Meet the enemy


One of the most amazing aspects of the current political landscape is the brazenness with which elites destroying public education, while claiming they are saving children, announce their strategy to the world. They have no fear of being stopped.Take a look at the “Guidebook for a New Landscape,” for example. As Joanne Barkan’s article in Dissent explains, the non-profit/pro-profit reformers like the Gates Foundation and Democrats for Education Reform, who aim to privatize public education, destroy teachers unions, and reduce every child (except their own) to a standardized test score, are shifting resources into state and local political campaigns.They can’t buy the schools outright, at least not yet.  The Constitution makes education the responsibility of the states, and the states mostly fund schools through local property taxes, adding revenue from the state coffers. To control schooling more completely, the reformers are shifting to  the states, relying on ALEC, the American Legislative Exchange Council, a non-partisan (I’ll get to that later),  membership association of corporations and right-wing donors, like the Koch brothers and more recently, the Gates Foundation. ALEC pushes conservative policies in state legislatures.  Education reform of the sort Gates et al want now joins anti-immigrant policy in ALEC’s agenda.ALEC can be non-partisan because Democrats and the Republicans vary mainly in their stridency not in the substance of their educational policy. And while Barkan is correct in pointing out the links between the privatizers and Republicans, it’s also essential to see that Democrats for Education Reform and the Obama administration are no friends to public education. Barkan could take some lessons from researchers like Ken Saltman, who  have exposed the complicity of both parties in the corporate hijacking of public education. Though his writing is more academic than Barkan’s, Saltman’s “talking points” cut to the quick: We have to talk about capitalism to explain the rapacioiusness of these attacks. We can’t turn back the attacks on the state level by ignoring the support of Democratic governors and legislators to the testing, de-funding, and teacher-bashing. Building a powerful movement. which is what Barkan says she wants,  means taking on the enemy, which includes the Democratic Party.

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2 comments on “Meet the enemy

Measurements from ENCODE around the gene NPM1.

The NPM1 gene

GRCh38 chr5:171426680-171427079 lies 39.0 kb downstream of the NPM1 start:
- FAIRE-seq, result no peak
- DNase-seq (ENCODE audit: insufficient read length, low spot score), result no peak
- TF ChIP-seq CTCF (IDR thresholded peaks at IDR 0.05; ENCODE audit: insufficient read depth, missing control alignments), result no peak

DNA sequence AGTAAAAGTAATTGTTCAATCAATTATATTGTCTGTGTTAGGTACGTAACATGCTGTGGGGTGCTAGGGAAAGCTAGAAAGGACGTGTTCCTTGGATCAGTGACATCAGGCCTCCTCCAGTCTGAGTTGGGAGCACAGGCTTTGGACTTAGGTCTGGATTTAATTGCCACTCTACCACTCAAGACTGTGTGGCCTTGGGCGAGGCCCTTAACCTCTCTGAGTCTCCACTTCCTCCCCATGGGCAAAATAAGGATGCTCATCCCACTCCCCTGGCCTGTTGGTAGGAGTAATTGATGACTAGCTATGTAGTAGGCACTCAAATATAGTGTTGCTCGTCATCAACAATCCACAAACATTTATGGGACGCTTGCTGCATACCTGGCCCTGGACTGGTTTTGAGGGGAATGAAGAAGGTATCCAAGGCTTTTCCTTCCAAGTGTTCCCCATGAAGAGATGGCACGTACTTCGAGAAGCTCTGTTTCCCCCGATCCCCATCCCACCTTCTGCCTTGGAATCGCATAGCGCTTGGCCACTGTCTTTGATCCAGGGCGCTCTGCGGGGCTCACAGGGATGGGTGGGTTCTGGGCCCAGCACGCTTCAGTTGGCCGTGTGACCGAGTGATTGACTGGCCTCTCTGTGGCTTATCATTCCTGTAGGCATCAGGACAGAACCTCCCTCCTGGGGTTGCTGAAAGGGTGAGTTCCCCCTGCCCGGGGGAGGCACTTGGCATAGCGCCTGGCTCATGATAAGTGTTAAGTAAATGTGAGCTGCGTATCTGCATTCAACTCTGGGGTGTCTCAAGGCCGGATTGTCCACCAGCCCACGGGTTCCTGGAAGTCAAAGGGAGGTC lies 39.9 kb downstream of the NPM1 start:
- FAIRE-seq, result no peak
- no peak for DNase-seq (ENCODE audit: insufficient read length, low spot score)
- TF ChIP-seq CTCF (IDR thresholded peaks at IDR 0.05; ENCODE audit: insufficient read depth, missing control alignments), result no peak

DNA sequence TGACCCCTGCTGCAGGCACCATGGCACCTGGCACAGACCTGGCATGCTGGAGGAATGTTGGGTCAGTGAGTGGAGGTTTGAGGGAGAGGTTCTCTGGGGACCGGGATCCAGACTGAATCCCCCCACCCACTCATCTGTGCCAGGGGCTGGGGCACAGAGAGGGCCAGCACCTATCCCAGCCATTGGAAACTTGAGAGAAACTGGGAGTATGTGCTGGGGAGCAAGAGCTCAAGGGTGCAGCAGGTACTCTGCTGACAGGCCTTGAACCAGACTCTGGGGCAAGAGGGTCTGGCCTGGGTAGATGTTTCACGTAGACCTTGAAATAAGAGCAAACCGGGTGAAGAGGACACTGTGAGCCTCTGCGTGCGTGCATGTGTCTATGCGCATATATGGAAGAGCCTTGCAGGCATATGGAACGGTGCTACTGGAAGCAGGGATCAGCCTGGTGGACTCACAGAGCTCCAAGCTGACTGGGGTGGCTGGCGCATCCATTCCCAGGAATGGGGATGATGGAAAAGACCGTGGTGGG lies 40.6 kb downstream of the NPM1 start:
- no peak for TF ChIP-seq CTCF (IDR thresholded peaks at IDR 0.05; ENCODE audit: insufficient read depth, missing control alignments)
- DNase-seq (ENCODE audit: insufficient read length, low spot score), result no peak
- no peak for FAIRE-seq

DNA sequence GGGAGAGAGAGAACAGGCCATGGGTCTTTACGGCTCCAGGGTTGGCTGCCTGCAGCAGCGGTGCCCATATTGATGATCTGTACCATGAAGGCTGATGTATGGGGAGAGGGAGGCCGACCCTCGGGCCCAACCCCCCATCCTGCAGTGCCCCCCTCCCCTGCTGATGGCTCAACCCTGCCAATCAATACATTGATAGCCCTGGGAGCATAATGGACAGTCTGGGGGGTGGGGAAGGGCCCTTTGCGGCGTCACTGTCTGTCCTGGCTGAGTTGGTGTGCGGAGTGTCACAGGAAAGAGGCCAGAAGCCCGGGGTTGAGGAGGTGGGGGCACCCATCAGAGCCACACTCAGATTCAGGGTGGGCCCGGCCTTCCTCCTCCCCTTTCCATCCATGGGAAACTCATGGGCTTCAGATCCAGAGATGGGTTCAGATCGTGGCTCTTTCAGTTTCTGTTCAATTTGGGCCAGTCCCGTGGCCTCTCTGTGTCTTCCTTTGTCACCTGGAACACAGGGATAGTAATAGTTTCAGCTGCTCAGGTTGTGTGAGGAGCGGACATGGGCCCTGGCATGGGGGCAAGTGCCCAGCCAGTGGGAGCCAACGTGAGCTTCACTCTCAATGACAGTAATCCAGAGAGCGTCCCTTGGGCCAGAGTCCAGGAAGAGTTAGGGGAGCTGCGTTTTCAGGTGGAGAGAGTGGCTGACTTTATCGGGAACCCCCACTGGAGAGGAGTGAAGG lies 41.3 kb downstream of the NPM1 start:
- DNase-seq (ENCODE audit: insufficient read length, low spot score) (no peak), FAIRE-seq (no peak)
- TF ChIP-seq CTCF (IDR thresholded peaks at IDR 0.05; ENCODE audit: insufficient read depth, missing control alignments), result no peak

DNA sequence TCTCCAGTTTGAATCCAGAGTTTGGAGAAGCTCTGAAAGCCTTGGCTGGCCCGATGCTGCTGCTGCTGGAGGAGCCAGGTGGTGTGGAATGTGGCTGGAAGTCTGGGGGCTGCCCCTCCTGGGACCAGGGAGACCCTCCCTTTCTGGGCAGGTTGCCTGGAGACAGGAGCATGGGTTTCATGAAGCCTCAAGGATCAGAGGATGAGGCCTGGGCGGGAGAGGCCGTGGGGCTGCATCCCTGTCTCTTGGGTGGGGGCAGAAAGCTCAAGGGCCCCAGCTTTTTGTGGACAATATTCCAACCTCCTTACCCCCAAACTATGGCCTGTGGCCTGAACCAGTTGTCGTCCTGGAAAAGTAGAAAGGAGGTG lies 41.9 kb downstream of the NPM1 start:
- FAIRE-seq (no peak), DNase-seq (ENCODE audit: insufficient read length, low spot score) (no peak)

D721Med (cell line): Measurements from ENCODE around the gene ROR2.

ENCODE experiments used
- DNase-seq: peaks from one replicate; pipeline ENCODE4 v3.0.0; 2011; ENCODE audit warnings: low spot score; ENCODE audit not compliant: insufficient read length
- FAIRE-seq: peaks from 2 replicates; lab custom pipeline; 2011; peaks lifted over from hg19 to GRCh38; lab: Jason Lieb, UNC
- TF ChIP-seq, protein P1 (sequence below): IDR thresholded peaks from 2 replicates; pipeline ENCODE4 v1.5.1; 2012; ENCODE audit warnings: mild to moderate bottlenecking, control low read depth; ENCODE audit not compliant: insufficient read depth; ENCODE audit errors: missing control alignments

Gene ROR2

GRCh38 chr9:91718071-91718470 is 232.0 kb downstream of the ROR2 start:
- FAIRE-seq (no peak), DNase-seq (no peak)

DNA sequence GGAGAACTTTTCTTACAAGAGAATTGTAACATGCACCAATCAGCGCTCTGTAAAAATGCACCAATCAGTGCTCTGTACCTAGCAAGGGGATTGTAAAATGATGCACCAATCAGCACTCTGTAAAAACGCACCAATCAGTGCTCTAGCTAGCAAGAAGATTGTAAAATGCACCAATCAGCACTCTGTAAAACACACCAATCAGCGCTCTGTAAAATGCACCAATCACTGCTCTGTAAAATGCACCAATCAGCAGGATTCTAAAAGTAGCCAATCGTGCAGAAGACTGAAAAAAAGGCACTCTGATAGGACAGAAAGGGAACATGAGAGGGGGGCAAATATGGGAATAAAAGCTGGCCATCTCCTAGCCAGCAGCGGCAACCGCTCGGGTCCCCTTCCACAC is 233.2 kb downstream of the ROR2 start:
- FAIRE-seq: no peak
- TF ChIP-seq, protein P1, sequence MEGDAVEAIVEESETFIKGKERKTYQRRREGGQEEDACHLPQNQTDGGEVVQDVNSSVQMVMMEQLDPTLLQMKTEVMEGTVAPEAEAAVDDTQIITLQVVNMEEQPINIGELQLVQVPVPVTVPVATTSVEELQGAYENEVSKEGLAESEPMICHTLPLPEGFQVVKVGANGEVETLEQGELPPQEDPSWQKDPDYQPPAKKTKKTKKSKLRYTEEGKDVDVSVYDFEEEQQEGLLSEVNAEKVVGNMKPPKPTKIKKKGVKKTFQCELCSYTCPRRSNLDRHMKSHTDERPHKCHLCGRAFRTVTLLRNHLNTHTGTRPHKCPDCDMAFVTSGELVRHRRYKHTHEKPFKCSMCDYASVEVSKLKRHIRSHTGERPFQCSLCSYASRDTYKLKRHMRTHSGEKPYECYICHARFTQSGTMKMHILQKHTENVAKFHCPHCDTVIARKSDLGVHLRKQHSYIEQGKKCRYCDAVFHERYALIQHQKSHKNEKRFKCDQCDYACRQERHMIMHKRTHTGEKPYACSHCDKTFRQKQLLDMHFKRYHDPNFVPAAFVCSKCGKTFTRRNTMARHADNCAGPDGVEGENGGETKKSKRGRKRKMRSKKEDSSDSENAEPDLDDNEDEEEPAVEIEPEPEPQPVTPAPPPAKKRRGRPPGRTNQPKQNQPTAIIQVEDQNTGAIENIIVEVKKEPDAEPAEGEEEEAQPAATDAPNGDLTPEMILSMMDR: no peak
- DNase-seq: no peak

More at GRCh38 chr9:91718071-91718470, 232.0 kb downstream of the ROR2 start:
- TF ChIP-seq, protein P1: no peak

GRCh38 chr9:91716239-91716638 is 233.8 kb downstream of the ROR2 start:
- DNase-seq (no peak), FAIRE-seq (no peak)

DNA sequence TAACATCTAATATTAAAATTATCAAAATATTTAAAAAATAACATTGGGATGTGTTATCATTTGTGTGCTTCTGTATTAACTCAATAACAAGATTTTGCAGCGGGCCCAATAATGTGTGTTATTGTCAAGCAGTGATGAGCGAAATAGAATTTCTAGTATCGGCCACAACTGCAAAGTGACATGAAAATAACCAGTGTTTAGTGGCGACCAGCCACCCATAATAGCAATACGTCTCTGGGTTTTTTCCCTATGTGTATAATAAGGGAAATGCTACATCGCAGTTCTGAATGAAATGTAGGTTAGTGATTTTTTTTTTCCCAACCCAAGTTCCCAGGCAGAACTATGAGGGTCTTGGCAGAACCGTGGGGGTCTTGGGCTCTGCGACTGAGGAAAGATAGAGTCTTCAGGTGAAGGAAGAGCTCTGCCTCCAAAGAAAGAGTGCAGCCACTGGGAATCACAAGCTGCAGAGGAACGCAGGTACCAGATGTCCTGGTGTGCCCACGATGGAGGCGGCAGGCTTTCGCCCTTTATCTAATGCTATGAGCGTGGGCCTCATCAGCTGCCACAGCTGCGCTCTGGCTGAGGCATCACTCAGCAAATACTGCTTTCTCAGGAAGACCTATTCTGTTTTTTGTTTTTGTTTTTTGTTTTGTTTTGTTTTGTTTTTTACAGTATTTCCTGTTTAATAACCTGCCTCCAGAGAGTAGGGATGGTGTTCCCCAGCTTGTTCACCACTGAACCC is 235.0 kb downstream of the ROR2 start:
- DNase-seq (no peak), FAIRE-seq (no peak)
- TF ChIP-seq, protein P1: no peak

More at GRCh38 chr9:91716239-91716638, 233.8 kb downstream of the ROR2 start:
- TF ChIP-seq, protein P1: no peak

1. CarolineSF says:

    Why Dems support corporate education "reform"

    A savvy political and education veteran clarified this to me. To the big donors, supporting the current faddish “education reform” policies is a key litmus test. So the Dems, including Obama, who are promoting them may not be true believers — not in the policies they’re promoting, anyway. They’re true believers in pleasing the big donors. I think that explains why Obama has been so hands-off and “I know nothing — talk to Arne” about his administration’s education policies. He even makes comments that clearly contradict his own administration’s policies at times. He doesn’t want to get his hands dirty, so he delegated it all to Duncan and kept his distance. After watching the corporate education “reform” movement for many years, I believe that very few of those who profess to support those policies actually do. They support them to keep their paychecks coming, their projects funded or their think-tank fellowships secure. By the way, I’ve read that the name Democrats for Education Reform was created specifically to distract the ignorant and gullible from the ultra-right origins and goals of the policies DFER promotes.  

  2. Mike Hirsch says:

    More information on DFER

    Good piece by Lois. Those interested in learning more about the scabrous Democrats for Education Reform can read the Q & A I did for New York Teacher at . It also links to DFER Watch and other sources on how capital is strategically poised to privatize and minimize public education.  

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